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Published: February 28th 2008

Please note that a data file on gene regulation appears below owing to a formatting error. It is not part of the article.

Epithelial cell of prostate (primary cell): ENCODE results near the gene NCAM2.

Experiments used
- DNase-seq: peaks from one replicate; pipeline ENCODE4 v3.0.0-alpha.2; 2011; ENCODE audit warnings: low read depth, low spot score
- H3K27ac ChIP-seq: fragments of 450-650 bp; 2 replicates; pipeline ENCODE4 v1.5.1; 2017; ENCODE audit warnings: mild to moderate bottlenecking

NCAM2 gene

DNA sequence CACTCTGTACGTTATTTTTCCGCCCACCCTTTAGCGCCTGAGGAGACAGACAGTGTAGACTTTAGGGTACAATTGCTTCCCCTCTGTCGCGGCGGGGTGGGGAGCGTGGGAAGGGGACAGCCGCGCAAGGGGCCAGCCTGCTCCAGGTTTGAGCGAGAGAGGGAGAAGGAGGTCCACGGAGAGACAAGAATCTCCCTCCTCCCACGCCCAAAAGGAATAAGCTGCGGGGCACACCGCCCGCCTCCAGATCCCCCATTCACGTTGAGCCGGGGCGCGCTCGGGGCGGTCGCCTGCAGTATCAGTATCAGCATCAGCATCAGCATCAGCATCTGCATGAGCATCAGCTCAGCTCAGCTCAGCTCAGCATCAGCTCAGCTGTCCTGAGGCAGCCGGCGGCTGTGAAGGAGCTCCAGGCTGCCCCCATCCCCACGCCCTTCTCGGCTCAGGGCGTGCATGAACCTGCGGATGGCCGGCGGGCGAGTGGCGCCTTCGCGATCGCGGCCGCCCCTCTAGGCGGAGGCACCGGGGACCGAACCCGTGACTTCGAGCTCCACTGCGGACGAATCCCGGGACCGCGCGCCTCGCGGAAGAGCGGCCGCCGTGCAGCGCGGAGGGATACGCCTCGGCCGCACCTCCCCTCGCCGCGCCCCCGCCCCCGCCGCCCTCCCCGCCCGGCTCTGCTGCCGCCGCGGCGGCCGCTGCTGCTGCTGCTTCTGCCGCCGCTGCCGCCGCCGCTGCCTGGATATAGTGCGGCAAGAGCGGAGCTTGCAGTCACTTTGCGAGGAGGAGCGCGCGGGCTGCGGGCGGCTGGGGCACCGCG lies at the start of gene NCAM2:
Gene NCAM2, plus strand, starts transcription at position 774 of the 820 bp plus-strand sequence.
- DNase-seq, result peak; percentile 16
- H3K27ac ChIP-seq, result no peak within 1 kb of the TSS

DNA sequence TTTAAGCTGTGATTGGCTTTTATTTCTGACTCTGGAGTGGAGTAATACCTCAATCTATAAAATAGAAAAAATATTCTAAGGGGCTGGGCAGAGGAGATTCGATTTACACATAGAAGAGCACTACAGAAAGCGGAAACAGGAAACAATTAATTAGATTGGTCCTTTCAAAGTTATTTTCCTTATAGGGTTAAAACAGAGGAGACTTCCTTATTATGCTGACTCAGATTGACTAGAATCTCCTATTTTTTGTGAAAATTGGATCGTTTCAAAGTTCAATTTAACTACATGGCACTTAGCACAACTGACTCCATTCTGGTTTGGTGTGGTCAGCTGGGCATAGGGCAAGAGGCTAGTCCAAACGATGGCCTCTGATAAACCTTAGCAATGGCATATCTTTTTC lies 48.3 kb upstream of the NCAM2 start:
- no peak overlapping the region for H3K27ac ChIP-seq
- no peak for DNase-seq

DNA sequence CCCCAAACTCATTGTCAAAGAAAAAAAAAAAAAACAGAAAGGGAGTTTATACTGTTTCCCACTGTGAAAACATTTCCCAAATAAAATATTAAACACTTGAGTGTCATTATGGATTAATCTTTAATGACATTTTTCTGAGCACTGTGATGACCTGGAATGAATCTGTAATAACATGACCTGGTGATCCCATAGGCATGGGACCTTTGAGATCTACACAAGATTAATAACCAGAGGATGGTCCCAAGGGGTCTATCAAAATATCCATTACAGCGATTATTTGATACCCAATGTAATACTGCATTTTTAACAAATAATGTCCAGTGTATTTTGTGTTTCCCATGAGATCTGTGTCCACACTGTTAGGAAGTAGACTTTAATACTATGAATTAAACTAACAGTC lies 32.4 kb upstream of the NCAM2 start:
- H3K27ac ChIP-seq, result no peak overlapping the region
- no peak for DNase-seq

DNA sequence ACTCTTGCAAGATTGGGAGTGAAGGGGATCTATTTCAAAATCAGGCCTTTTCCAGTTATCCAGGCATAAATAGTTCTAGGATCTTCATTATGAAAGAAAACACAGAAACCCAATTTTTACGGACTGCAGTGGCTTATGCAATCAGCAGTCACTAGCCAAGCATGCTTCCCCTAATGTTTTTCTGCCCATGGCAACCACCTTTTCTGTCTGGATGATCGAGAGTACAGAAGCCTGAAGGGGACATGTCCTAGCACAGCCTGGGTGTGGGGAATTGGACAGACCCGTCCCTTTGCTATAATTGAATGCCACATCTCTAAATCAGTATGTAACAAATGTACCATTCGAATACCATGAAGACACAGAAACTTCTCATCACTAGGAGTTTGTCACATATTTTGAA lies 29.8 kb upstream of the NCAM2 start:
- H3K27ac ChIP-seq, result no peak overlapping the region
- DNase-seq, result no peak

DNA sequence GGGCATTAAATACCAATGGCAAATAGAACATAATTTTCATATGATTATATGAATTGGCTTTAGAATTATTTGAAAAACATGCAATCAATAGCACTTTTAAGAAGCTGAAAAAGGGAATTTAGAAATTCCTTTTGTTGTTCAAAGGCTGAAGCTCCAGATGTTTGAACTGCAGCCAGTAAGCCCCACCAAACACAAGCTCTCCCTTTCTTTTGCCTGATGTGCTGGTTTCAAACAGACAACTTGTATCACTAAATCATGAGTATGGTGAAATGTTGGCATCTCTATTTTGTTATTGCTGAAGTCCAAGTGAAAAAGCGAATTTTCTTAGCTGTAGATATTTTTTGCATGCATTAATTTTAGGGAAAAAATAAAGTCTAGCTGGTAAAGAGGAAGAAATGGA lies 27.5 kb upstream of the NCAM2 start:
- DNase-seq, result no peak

We are in Hanoi. We arrived this afternoon -- what a shock after beautiful, quiet Laos. We had great weather in Laos -- just the last day was overcast and a bit cool -- but not like this -- we are freezing here in Hanoi. Evidently south-east Asia is having the coldest weather for over 40 years. I planned this trip like a military campaign -- weighing up the pros and cons of going in this month as opposed to the next month -- but you can't plan nature. Anyway we've been lucky so far but I think our luck just ran out. I really wanted to visit Sapa (in the mountains) but after reading a few recent travel journals, I think I will have to cross this off my list. I can finally write whatever I like -- Micha has fallen asleep and is not looking over my shoulder in his role of censor. Anyway, back to Laos -- I really loved the time we spent in Luang Prabang -- it is really laid back, the food is great, the atmosphere is magic and the scenery is breathtaking. Micha got a bit fed up with it because he was having trouble walking -- he had a pedicure and the girl scraped too much skin off his feet. We visited a beautiful water fall and the next day went up river to see the Budha Caves. We had to go up a lot of stairs to get to the top. While recovering at the top we watched the next group of elderly Japanese (or Koreans, probably Korean, not many Japanese here) struggle to the top. It was amazing -- these people were gasping for breath, some of them had walking sticks -- can't imagine why they wanted to do it but they seemed really triumphant on arrival and nobody actually keeled over and expired -- at least not while we were watching. It was a nice trip but I really don't like the organized tours that you have to take to get to different sites but it doesn't seem like there is a choice. So we decided to miss the elephant camp and spent the time walking around the town instead. The market was shopper's heaven but we can't buy much because then we have to carry it. To tell the truth, we can get practically all this stuff at home, at not much more in price. I don't know if it is because the dollar is so low but the prices for hotels and tours are much higher than in the guide books. According to the weather report, it is supposed to clear up tomorrow and then there is supposed to be good weather for about a week so we will take advantage of this and go to Halong Bay and a few other places I want to visit around Hanoi and then I think we will head further south. We had our first experience of a Hanoi scam immediately upon arrival. The taxi driver kept on taking us to different hotels and insisting that the hotel we wanted was full -- I had read about this. It is very confusing -- if a hotel or tour agency is successful then dozens more open with the same name. He finally gave up and dropped us off at the right destination and then insisted we give him double the official price -- I gave him exactly what I had seen written at the airport -- he wasn't very pleased. Our room is on a busy, noisy street -- it all seems to be busy, noisy streets -- lots of people, lots of traffic, lots of shops. We had a bit of a wonder around and started pricing trips -- so far very expensive. We will try and book something tomorrow. I have a computer in my room here but am a bit wary to use it (even though I am using it) because it keeps telling me that the computer is infected by spyware and viruses so I don't want to post any photos in case it screws up my camera -- I am also worried about my passwords being stolen -- we will get back and find that our bank account has been cleared out -- ha, ha, too late -- we already did that! Every street seems to sell only one thing, e.g. tombstone street, underwear street. Tombstone street was interesting. People here seem to eat continually. I don't feel so well today so am feeling slightly annoyed by all the food everywhere. Think I will concentrate on fruit -- fruit is great here. Micha got propositioned by a teenage rickshaw driver -- 5 dollars, 5 minutes. Sad really. Tomorrow we will go on a walking trip around the city -- I think everything will look better in the daylight -- this is supposed to be a very vibrant city -- it is just a real shock to the system after peaceful Laos. We have a television in the hotel room -- and plenty of hot water and heating -- we can only pick up Australian stations which is OK but they tend to have a lot of programs about Australia (I wonder why) -- at the moment there is yet another program about the founder of Australian aviation -- better than yet another program about a cricket hero. I learnt something interesting -- a flight to England from Australia involved about 50 stops along the way and a lot of them were crash landings and I assume most people never made it to their destination. It is midnight now -- it has suddenly become very quiet outside -- there is a curfew here -- 11:30 p.m. -- I heard some shouting over a loud speaker before. Also in Laos, we were a bit too late getting home one night and we saw a policeman going from shop to shop telling them to close up. The hotel staff was waiting up for us in their pyjamas and not too happy -- we never did get to see the monks receiving alms in the morning. Perhaps because we kept the staff up late the night before -- we got up really early and crept down the steps, reached the gate and it was locked! I have missed some fantastic photo opportunities here -- we saw a whole group of teenage monks crowded around computers in an internet cafe -- we had a quick debate of whether to take a photo or not but were too embarrassed. I wanted to take photos of monks -- they are very photogenic in their orange robes -- but I was never quick enough on the draw (getting the camera out of my bag) -- we never had the hutzpa to ask them to pose -- we saw plenty of other tourists that did. I bought a Panasonic Lumix in Bangkok for about $250. A photographer friend recommended the Canon G9 which retails at about $600. Although I am sure it takes great photos, I am glad that I didn't buy it -- the whole photography thing is completely out of hand, everywhere you go people are taking photos -- you can hardly take a photo without hordes of other people rushing over to take the same photo. I see people with professional cameras are always busy with their cameras, in pursuit of the perfect photo -- I think they hardly see anything of the countries they visit apart from what they see through the camera view finder. There are a lot of tourists everywhere. It sure is different from how it used to be. Everybody travels these days -- in Europe we travel in the spring and autumn but here there doesn't seem to be an off season. Thailand is very popular with Europeans and we saw a lot of big tour groups of elderly people in the most unlikely places -- but they have great conditions -- I saw one trip for "pensioners" advertised that seemed really very tempting. Almost looking forward to retirement -- seems you retire and then travel the world in comfort. Can't really complain because we too have been travelling in comfort -- but somehow I think this part of the trip is going to be more difficult -- hope I am mistaken -- I used to think that part of the experience was reaching the destination but now as I approach my 50th, I say to hell with the experience just give me the destination and as much luxury as possible. People change.